Agriculture has proven that it can feed the world. Ever-increasing yields and changing demographics have ensured the cultivation of sufficient food; only distribution remains an obstacle. Now, agriculture faces a new battle: to clean up environmental damage left by the fight to feed billions.
This paper, "Farming for the Future: Agriculture's Next Generation," by J. Bishop Grewell, explains how a new generation of innovators is correcting the shortcomings of the past. Grewell's essay urges national governments, including the United States government, to avoid policies that discourage such entrepreneurship. The paper is based in large part on The Ecological Agrarian: Agriculture's First Evolution in 10,000 Years, by J. Bishop Grewell and Clay J. Landry (forthcoming from Purdue University Press).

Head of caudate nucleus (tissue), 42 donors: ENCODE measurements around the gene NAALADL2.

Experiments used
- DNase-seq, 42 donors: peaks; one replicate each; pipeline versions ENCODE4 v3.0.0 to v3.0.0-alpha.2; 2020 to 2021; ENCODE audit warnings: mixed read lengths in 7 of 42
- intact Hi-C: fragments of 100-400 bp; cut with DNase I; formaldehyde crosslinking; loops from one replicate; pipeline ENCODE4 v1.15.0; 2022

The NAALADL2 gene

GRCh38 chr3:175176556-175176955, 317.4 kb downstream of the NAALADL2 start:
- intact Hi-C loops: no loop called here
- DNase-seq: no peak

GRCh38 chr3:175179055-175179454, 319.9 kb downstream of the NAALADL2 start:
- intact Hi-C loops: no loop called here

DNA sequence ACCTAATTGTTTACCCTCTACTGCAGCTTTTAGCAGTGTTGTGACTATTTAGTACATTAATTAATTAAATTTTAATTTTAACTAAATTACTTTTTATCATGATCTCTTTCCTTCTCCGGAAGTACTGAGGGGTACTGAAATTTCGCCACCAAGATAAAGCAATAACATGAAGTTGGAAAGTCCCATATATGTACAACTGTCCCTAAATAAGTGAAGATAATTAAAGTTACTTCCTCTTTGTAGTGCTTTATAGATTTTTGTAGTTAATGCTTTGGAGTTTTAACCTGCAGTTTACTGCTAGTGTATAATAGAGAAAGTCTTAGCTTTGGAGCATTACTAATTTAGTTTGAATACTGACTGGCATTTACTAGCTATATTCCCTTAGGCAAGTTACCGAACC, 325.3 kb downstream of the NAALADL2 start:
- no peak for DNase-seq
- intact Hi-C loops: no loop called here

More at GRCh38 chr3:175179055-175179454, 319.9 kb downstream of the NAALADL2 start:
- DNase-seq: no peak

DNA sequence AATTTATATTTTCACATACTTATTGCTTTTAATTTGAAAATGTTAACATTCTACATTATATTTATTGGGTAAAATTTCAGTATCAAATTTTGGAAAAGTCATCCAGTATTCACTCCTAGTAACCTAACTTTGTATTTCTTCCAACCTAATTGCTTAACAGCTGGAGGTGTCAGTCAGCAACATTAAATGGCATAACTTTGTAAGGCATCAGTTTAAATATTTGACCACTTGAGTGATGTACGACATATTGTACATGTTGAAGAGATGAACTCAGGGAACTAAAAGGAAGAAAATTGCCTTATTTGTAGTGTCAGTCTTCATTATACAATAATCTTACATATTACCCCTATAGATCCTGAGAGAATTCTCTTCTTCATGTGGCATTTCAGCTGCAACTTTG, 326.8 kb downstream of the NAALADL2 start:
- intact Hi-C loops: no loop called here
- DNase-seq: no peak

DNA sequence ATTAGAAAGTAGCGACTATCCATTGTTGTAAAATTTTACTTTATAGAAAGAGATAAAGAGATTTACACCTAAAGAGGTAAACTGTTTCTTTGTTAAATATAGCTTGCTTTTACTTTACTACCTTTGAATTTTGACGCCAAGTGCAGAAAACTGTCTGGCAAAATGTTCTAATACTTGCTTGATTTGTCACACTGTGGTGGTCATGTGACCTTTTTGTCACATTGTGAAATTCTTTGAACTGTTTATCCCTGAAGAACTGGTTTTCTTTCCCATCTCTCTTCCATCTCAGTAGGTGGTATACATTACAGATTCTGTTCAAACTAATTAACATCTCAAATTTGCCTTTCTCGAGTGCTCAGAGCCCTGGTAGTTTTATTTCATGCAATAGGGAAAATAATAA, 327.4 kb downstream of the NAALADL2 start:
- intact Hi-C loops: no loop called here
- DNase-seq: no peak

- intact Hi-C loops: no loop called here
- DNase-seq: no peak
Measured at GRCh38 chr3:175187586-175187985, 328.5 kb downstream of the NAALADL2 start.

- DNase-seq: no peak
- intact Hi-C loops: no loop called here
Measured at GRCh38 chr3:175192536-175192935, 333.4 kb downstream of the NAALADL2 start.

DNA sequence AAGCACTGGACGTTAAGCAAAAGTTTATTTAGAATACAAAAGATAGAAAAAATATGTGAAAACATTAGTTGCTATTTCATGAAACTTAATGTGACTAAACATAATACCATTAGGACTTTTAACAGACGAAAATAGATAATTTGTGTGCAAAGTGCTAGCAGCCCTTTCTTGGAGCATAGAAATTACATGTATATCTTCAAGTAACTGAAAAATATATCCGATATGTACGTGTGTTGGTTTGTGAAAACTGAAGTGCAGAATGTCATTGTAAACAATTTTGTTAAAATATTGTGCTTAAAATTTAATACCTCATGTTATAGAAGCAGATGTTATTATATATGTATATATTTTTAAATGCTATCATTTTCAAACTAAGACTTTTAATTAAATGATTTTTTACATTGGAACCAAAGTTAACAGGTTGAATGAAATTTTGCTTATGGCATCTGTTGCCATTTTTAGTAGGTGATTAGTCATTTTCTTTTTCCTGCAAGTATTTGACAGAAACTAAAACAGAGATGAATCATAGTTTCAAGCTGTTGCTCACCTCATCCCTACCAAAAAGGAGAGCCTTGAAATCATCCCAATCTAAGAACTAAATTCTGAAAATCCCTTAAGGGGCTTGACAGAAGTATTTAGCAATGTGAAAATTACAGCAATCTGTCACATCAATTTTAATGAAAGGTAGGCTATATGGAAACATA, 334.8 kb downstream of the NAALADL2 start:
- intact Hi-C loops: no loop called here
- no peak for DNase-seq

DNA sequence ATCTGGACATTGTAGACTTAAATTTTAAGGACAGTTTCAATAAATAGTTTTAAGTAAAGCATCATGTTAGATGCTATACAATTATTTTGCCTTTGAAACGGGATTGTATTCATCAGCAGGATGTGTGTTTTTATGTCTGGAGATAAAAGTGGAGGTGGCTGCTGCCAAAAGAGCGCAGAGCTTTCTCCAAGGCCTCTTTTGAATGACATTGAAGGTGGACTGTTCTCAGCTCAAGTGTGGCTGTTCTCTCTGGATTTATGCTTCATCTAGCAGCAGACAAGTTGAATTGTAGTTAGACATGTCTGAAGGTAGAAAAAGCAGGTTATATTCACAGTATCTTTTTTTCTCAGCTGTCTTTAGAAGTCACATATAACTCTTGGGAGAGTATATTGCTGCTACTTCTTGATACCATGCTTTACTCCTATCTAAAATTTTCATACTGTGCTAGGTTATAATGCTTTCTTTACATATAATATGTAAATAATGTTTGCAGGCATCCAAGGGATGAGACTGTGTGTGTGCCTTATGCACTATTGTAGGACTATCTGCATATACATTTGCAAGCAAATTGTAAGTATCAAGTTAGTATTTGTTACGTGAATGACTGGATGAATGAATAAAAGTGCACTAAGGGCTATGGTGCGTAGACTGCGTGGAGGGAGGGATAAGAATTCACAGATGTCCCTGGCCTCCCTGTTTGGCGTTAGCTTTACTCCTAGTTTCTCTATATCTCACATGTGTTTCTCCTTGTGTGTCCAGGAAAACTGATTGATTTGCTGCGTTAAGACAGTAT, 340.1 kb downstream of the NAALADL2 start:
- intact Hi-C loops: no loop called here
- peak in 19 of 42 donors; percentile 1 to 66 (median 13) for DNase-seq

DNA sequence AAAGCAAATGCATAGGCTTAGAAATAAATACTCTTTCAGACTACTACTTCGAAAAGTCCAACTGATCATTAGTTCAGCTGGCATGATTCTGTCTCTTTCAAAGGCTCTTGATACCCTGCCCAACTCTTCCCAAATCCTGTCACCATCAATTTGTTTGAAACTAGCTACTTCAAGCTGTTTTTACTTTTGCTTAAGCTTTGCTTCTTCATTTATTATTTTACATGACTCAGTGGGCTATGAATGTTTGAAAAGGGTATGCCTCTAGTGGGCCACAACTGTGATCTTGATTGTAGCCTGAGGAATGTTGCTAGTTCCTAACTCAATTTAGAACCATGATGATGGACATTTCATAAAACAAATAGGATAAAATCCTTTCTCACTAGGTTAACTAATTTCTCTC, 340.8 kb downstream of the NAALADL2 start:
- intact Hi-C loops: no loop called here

J. Bishop Grewell is a research associate with PERC and a 2003 master's candidate at the Yale School of Forestry and Environmental Studies. He is coauthor with Terry L. Anderson of a PERC Policy Series paper, "The Greening of U.S. Foreign Policy," and with Donald R. Leal of Hunting for Habitat, also published by PERC. In addition to agricultural policy, Grewell writes about wildlife, international environmental policy, and public lands.